Earlier, Ontario Superior Court Justice R.J. Harper granted the injunction sought by Foxgate Development and Haldimand County, the municipality that oversees Caledonia, after removing Williams from the proceedings.

Harper, who insisted that Williams was the leader of the effort, said he showed “contempt” for the court by refusing to obey the previous, temporary injunctions, and by insisting the Cayuga, Ont., courtroom was part of the “colonial” court system.

Harper said the court must acknowledge the “abuses that have been put upon the Aboriginal community.”

However, he added, “claims and grievances in our society … must be done respectfully, must be done in compliance with the orders.”

Skyler Williams, spokesperson for 1492 Land Back Lane, speaks to reporters on the reclamation site following the court ruling. (CBC News)

Members from Six Nations of the Grand River, which sits next to Caledonia about 22 kilometres south of Hamilton, set up the camp in July to stop the construction of the McKenzie Meadows development.

The camp, dubbed 1492 Land Back Lane, was raided by the OPP on Aug. 5, triggering a day of road and railway blockades. Demonstrators set tires ablaze and threw rocks and police fired rubber bullets. 

A senior OPP officer said, in an affidavit filed as part of the injunction, that a second enforcement operation could trigger a stronger reaction that could see railways, bridges and power stations “attacked and damaged in retaliation.” The affidavit also said infrastructure could be targeted in other parts of the country. 

Call for chief to step in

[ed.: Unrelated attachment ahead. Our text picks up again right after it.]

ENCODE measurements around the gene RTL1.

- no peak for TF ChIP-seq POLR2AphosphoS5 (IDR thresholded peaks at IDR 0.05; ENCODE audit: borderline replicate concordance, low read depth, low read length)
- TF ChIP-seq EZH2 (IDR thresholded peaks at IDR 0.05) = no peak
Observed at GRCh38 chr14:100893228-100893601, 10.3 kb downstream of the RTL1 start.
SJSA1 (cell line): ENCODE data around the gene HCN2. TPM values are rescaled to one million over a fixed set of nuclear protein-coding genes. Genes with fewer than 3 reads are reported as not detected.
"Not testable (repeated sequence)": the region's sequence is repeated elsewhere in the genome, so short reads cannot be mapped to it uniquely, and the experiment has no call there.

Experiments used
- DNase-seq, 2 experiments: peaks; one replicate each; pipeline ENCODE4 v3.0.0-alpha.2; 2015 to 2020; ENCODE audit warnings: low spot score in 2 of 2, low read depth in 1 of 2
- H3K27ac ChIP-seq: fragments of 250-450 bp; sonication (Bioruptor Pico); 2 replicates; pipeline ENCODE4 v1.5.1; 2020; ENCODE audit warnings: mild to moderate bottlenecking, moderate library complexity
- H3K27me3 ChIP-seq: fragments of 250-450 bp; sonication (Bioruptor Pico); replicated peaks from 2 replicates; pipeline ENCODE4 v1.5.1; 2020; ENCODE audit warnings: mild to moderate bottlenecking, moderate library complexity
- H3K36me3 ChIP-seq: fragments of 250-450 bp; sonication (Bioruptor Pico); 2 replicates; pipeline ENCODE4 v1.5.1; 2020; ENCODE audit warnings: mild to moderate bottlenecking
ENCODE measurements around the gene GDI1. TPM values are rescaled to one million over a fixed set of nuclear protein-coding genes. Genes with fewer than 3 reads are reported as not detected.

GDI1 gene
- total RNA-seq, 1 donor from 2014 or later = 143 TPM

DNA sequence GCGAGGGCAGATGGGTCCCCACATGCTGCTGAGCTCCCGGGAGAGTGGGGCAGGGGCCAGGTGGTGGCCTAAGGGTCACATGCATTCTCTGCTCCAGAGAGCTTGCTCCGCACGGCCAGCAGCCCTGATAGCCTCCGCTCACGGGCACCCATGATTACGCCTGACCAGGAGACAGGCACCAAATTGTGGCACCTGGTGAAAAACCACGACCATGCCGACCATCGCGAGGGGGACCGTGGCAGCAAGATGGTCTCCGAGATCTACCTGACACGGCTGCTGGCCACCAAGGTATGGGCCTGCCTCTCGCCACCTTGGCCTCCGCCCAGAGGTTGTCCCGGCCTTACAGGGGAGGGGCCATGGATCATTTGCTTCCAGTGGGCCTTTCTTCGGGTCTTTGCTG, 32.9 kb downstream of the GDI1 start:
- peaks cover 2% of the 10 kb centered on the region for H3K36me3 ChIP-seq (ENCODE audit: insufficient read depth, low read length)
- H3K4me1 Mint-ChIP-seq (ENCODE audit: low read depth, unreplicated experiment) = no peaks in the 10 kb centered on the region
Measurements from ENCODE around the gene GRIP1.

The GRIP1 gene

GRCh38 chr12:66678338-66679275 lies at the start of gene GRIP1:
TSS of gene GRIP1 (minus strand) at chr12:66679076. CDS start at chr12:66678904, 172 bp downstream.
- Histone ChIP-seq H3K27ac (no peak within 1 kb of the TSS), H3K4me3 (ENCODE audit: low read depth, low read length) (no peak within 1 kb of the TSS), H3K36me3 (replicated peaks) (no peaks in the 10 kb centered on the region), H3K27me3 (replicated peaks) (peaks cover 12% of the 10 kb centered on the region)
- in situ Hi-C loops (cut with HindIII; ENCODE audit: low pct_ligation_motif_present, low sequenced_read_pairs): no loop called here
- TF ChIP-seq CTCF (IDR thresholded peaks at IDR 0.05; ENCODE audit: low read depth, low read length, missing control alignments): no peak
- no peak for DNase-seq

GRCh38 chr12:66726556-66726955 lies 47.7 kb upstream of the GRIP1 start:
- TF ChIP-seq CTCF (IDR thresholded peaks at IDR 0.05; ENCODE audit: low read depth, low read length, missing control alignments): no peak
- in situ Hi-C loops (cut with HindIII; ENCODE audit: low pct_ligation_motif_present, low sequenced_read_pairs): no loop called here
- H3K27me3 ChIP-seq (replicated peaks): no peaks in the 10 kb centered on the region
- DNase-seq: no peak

Six Nations member Gowenetoh said she wants to see elected council Chief Mark Hill take a stronger role in the evolving situation and approach the traditional government, the Haudenosaunee Confederacy Chiefs Council, to find a solution.

“He hears our cries,” she said. “He could rectify this. All he needs to do is go knock on the Confederacy door and say, ‘I’m willing to help us get our lands back.'”

The Six Nations members of the reclamation camp have historical records they say show that the land the development sits on was sold by a squatter to a settler who then received a land patent from the colonial authorities in 1853.

Six Nations member Gowenetoh said she wants to see Six Nations elected council Chief Mark Hill take a stronger role. (CBC News)

The property is part of the Haldimand Tract granted to Six Nations of the Grand River in 1784 for allying with the British during the American Revolution. The granted land encompassed 10 kilometres on both sides of the 280-kilometre Grand River which runs through southern Ontario and into Lake Erie. Six Nations now has less than five per cent of its original lands.

The Six Nations elected council has stated that, according to Ontario court decisions, there was no requirement for a private entity like a developer to accommodate Six Nations for developing lands that were taken illegally in the 1800s. Yet, the council said, Foxgate had transferred 17 hectares of land and $352,000 to Six Nations for accommodation.

Foxgate never consulted with the Haudenosaunee Confederacy Chiefs Council, the traditional Six Nations government, before commencing its project. The Confederacy Chiefs Council has supported 1492 Land Back Lane and deems the property to be in a red zone of land over which it contests title.

The Six Nations elected council has an ongoing court case, filed in 1995, against Ottawa and Ontario over lost lands. It is scheduled to go to trial in 2022.

The Six Nations elected council did not respond to a request for comment.

The Haudenosaunee Confederacy Chiefs Council could not be reached for comment.

Haldimand County Mayor Ken Hewitt said the blame fell on the federal government for allowing the situation to fester for decades. 

“The federal government has a huge role to play,” he said.

“It has abdicated its duties over the years in giving the people of Six Nations a platform for them to voice their concerns and push those concerns through a process. That is why we are here today.” 

Hewitt said if Ottawa stepped in to negotiate, it may create a path away from what the OPP says will lead to conflict. 

“I would hope there is enough respect between the two communities and ties between the two communities that we can find a better way to bring this to the front of the federal government,” he said. 

Demonstrators from nearby Six Nations have occupied 1535 McKenzie Road in Caledonia since July. (Dan Taekema/CBC)